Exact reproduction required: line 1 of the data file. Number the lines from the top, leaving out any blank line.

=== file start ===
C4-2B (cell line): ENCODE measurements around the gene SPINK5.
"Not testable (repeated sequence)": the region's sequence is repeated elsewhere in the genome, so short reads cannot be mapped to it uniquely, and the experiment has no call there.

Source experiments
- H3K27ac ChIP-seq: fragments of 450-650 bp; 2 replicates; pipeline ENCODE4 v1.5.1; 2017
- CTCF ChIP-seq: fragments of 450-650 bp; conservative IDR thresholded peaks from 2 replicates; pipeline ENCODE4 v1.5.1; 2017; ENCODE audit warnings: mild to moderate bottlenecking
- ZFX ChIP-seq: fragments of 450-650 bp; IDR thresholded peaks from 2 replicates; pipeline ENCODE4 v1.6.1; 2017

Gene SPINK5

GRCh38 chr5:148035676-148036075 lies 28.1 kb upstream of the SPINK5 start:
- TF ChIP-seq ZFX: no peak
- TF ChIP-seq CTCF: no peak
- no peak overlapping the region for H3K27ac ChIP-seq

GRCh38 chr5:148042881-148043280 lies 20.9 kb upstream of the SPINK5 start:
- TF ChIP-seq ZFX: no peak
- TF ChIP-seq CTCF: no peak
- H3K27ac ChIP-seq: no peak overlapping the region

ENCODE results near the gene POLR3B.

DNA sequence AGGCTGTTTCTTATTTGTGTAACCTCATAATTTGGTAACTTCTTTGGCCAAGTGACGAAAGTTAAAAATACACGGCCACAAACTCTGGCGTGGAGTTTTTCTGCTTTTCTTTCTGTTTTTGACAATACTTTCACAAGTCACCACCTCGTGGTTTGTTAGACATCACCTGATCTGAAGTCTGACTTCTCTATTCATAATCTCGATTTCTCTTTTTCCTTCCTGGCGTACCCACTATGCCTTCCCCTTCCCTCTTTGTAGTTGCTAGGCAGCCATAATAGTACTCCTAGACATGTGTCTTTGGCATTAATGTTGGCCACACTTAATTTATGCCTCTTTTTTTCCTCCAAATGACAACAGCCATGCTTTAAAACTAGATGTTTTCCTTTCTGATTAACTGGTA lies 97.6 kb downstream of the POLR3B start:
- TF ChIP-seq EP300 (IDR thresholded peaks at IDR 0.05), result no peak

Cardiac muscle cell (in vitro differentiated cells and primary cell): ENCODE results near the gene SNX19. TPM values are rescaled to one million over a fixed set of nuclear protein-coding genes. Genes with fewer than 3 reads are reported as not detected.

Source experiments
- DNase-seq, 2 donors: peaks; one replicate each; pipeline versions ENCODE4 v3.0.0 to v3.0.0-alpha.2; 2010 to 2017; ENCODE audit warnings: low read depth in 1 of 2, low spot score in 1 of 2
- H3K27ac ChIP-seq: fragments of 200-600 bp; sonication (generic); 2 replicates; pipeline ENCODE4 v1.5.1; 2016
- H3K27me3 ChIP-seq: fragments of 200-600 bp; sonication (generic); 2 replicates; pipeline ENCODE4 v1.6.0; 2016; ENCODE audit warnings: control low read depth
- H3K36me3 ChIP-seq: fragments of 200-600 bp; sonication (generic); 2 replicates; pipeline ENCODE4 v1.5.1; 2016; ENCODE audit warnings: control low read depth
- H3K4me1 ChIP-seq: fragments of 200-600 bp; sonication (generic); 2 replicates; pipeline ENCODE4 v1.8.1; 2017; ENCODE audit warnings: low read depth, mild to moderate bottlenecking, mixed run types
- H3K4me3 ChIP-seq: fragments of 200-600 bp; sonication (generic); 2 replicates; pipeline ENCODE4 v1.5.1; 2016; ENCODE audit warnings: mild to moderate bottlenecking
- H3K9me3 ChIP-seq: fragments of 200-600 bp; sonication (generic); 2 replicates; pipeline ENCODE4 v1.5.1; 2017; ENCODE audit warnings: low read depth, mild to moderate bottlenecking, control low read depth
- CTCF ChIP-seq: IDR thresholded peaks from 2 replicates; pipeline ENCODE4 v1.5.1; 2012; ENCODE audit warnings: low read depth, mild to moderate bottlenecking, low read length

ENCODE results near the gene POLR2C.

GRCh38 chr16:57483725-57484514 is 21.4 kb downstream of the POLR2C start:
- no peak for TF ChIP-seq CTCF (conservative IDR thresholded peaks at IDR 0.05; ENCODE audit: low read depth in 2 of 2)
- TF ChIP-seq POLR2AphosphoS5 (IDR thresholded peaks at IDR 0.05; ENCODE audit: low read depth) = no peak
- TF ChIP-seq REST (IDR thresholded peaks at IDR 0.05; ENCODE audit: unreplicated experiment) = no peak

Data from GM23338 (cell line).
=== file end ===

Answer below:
C4-2B (cell line): ENCODE measurements around the gene SPINK5.